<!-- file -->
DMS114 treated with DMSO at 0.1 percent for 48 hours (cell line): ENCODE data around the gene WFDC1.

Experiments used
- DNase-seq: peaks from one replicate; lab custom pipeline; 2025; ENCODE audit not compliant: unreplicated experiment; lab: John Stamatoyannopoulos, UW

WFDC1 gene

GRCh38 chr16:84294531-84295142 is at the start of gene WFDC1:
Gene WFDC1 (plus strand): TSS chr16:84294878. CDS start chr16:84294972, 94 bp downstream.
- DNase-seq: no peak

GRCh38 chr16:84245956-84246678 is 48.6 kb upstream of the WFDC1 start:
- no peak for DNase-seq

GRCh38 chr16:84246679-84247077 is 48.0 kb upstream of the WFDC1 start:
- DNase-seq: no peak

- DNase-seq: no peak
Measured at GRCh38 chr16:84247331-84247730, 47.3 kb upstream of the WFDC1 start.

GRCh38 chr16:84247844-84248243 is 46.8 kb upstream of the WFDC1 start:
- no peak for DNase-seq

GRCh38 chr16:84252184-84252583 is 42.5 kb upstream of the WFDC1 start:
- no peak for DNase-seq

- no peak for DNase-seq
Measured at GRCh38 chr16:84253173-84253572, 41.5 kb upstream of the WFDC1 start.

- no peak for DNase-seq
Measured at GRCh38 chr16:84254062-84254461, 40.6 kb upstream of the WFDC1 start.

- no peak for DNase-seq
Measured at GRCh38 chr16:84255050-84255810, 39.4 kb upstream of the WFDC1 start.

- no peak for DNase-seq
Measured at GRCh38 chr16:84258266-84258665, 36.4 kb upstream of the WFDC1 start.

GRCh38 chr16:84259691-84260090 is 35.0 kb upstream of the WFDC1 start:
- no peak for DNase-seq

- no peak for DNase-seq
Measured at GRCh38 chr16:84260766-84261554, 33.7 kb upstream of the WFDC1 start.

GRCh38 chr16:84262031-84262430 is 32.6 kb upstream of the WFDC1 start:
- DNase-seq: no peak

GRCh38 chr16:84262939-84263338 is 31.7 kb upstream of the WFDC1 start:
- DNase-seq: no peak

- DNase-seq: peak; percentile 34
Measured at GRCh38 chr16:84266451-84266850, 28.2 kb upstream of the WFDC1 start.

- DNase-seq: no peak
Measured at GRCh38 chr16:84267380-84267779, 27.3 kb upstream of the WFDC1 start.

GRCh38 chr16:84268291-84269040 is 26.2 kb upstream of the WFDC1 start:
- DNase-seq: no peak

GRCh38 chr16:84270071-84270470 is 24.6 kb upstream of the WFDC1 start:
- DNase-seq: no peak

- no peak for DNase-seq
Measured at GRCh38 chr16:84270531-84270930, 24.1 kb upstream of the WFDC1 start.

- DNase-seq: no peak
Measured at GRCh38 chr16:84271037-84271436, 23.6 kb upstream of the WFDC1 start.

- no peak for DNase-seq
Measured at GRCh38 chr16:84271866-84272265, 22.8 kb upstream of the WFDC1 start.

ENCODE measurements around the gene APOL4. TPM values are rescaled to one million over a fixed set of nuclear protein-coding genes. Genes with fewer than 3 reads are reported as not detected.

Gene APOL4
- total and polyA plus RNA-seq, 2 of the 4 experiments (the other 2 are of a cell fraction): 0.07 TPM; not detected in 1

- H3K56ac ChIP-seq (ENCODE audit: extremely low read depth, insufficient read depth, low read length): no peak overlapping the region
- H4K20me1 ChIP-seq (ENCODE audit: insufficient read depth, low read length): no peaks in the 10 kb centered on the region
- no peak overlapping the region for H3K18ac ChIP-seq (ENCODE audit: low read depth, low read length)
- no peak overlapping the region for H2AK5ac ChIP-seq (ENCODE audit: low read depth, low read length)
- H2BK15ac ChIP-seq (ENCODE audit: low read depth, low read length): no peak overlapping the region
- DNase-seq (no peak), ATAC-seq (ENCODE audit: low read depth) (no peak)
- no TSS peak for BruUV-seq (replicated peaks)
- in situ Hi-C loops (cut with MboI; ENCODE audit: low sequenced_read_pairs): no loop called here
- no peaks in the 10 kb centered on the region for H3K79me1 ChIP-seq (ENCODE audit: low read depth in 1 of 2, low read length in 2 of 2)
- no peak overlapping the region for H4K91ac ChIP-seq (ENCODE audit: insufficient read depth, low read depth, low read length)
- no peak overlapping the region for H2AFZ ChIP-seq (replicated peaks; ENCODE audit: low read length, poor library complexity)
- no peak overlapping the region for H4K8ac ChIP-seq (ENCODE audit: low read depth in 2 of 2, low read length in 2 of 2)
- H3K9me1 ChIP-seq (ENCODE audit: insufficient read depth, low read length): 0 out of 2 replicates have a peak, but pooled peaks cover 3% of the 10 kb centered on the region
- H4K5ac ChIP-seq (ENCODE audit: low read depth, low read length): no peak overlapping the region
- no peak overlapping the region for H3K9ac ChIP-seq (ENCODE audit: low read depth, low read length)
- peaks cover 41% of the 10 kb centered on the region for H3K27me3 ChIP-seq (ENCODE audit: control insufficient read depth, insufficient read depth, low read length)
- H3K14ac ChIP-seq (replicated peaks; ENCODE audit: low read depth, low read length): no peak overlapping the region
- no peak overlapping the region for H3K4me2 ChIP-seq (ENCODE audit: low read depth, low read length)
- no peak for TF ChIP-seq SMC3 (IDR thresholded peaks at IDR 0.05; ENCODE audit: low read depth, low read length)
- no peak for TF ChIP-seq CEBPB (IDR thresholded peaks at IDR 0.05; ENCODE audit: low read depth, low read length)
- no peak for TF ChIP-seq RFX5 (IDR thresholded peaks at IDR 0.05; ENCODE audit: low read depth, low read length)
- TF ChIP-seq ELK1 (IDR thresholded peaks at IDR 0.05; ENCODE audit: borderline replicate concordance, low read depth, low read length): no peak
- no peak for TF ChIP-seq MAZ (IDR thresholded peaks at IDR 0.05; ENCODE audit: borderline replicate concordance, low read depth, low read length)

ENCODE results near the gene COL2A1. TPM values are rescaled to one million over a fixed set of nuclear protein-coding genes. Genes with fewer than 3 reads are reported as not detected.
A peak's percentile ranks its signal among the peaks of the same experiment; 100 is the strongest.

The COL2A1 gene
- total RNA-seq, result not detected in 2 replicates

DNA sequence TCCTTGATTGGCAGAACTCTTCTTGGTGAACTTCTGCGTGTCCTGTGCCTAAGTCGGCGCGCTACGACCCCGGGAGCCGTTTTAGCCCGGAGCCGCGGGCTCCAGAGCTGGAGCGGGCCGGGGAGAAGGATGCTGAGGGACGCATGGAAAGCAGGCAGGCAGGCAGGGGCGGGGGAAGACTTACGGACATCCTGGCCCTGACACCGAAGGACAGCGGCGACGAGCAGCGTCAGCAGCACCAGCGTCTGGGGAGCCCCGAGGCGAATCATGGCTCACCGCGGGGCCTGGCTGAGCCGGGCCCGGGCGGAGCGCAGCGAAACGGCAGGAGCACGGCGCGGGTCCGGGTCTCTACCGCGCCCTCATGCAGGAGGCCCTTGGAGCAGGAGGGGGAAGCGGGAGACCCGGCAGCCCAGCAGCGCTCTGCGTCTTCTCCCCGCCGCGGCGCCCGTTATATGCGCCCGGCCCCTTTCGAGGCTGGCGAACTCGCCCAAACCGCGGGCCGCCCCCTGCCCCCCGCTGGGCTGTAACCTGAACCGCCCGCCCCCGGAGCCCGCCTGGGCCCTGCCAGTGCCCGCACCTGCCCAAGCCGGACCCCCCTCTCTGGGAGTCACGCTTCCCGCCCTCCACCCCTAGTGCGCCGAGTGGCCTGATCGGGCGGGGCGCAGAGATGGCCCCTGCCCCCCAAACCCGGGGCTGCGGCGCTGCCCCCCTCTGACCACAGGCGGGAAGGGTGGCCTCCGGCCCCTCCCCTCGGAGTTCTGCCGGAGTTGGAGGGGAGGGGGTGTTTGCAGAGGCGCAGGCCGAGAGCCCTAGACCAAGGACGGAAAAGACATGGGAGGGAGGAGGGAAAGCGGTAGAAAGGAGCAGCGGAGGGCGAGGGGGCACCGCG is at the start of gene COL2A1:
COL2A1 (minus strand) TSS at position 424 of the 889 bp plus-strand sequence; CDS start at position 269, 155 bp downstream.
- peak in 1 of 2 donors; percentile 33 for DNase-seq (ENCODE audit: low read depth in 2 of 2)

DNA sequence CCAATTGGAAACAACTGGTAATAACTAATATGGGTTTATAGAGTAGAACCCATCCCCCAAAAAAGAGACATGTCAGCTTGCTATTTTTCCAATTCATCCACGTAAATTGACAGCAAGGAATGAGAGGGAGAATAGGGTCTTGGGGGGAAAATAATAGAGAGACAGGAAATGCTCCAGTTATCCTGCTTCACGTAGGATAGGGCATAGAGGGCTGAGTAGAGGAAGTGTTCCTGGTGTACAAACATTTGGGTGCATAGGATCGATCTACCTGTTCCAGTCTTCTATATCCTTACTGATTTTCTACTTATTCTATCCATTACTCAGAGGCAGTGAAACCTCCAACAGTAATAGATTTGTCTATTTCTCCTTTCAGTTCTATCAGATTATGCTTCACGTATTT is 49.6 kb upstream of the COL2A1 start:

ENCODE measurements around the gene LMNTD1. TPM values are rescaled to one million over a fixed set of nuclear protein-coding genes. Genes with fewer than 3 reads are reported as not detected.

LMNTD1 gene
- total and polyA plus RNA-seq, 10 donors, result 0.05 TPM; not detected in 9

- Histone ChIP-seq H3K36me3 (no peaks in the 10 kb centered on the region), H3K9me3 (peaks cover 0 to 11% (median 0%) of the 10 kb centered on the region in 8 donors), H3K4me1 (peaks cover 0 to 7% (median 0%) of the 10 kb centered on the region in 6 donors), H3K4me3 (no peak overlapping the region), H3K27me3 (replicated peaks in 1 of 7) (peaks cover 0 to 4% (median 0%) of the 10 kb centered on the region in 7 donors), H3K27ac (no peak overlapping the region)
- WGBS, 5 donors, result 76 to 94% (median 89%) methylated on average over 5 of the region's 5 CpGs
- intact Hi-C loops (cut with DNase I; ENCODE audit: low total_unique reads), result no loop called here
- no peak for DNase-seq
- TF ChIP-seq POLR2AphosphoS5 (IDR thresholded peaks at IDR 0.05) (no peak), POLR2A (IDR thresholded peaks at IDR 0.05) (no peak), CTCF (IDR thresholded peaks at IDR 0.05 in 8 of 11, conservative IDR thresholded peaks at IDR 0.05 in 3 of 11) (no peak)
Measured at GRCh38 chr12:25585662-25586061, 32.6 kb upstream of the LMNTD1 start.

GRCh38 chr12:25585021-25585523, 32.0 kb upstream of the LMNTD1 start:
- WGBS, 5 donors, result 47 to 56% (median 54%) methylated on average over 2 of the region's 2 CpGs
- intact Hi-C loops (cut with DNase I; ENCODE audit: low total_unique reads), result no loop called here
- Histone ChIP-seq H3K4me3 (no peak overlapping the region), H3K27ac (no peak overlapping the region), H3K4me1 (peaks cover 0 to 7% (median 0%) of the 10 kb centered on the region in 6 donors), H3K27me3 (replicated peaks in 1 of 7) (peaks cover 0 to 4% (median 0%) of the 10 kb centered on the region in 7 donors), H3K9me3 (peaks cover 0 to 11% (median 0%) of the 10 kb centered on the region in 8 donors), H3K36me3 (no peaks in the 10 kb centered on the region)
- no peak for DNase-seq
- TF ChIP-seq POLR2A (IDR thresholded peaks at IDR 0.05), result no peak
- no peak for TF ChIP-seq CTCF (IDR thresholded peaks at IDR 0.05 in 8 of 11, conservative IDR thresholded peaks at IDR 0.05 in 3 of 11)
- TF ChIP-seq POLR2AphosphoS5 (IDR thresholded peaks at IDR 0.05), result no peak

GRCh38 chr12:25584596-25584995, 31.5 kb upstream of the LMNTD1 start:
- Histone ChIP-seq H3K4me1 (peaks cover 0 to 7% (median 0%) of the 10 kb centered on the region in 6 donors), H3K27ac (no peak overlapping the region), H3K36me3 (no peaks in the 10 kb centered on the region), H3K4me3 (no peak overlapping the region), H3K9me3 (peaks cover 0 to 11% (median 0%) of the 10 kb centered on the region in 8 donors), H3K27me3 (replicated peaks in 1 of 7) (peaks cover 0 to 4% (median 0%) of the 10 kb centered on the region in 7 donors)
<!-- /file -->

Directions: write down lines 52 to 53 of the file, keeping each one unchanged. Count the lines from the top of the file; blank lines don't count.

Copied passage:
- H4K20me1 ChIP-seq (ENCODE audit: insufficient read depth, low read length): no peaks in the 10 kb centered on the region
- no peak overlapping the region for H3K18ac ChIP-seq (ENCODE audit: low read depth, low read length)